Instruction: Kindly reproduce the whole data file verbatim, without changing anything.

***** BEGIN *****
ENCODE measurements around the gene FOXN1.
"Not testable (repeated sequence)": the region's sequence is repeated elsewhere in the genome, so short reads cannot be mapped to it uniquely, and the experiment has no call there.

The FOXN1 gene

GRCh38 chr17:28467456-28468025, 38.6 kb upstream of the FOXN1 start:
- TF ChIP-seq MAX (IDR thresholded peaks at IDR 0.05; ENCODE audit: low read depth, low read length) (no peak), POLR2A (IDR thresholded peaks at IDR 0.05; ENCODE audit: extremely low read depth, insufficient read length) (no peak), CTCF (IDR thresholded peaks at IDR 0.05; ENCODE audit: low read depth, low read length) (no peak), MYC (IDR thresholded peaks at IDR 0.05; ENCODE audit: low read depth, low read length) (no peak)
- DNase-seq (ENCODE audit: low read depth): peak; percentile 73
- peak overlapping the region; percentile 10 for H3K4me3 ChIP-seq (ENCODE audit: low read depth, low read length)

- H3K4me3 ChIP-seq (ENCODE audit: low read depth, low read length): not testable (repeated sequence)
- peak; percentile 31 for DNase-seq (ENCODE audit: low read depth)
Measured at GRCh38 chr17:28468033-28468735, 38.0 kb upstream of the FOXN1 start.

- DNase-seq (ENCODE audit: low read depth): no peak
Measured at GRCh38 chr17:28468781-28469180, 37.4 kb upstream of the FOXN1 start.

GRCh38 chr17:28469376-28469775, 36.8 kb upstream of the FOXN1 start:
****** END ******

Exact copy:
ENCODE measurements around the gene FOXN1.
"Not testable (repeated sequence)": the region's sequence is repeated elsewhere in the genome, so short reads cannot be mapped to it uniquely, and the experiment has no call there.

The FOXN1 gene

GRCh38 chr17:28467456-28468025, 38.6 kb upstream of the FOXN1 start:
- TF ChIP-seq MAX (IDR thresholded peaks at IDR 0.05; ENCODE audit: low read depth, low read length) (no peak), POLR2A (IDR thresholded peaks at IDR 0.05; ENCODE audit: extremely low read depth, insufficient read length) (no peak), CTCF (IDR thresholded peaks at IDR 0.05; ENCODE audit: low read depth, low read length) (no peak), MYC (IDR thresholded peaks at IDR 0.05; ENCODE audit: low read depth, low read length) (no peak)
- DNase-seq (ENCODE audit: low read depth): peak; percentile 73
- peak overlapping the region; percentile 10 for H3K4me3 ChIP-seq (ENCODE audit: low read depth, low read length)

- H3K4me3 ChIP-seq (ENCODE audit: low read depth, low read length): not testable (repeated sequence)
- peak; percentile 31 for DNase-seq (ENCODE audit: low read depth)
Measured at GRCh38 chr17:28468033-28468735, 38.0 kb upstream of the FOXN1 start.

- DNase-seq (ENCODE audit: low read depth): no peak
Measured at GRCh38 chr17:28468781-28469180, 37.4 kb upstream of the FOXN1 start.

GRCh38 chr17:28469376-28469775, 36.8 kb upstream of the FOXN1 start: